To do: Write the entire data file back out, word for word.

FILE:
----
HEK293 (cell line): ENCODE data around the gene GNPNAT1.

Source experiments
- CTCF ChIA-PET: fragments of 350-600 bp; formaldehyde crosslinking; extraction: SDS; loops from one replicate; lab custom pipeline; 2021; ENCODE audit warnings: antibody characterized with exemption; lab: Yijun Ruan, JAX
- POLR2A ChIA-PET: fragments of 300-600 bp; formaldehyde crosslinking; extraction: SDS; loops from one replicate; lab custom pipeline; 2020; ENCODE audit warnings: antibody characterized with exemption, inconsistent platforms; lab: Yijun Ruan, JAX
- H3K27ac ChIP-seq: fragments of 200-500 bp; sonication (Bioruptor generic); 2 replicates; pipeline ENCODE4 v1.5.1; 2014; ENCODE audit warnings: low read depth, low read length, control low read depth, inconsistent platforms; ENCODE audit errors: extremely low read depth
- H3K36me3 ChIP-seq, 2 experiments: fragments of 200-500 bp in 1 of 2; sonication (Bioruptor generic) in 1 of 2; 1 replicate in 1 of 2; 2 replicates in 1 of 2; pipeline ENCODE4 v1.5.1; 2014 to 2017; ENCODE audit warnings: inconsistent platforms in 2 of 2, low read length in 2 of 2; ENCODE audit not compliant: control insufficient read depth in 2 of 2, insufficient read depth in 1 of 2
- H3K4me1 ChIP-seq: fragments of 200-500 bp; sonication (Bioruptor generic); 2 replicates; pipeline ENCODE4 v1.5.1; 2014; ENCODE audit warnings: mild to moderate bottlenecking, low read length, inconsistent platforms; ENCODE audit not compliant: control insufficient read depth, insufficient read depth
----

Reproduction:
HEK293 (cell line): ENCODE data around the gene GNPNAT1.

Source experiments
- CTCF ChIA-PET: fragments of 350-600 bp; formaldehyde crosslinking; extraction: SDS; loops from one replicate; lab custom pipeline; 2021; ENCODE audit warnings: antibody characterized with exemption; lab: Yijun Ruan, JAX
- POLR2A ChIA-PET: fragments of 300-600 bp; formaldehyde crosslinking; extraction: SDS; loops from one replicate; lab custom pipeline; 2020; ENCODE audit warnings: antibody characterized with exemption, inconsistent platforms; lab: Yijun Ruan, JAX
- H3K27ac ChIP-seq: fragments of 200-500 bp; sonication (Bioruptor generic); 2 replicates; pipeline ENCODE4 v1.5.1; 2014; ENCODE audit warnings: low read depth, low read length, control low read depth, inconsistent platforms; ENCODE audit errors: extremely low read depth
- H3K36me3 ChIP-seq, 2 experiments: fragments of 200-500 bp in 1 of 2; sonication (Bioruptor generic) in 1 of 2; 1 replicate in 1 of 2; 2 replicates in 1 of 2; pipeline ENCODE4 v1.5.1; 2014 to 2017; ENCODE audit warnings: inconsistent platforms in 2 of 2, low read length in 2 of 2; ENCODE audit not compliant: control insufficient read depth in 2 of 2, insufficient read depth in 1 of 2
- H3K4me1 ChIP-seq: fragments of 200-500 bp; sonication (Bioruptor generic); 2 replicates; pipeline ENCODE4 v1.5.1; 2014; ENCODE audit warnings: mild to moderate bottlenecking, low read length, inconsistent platforms; ENCODE audit not compliant: control insufficient read depth, insufficient read depth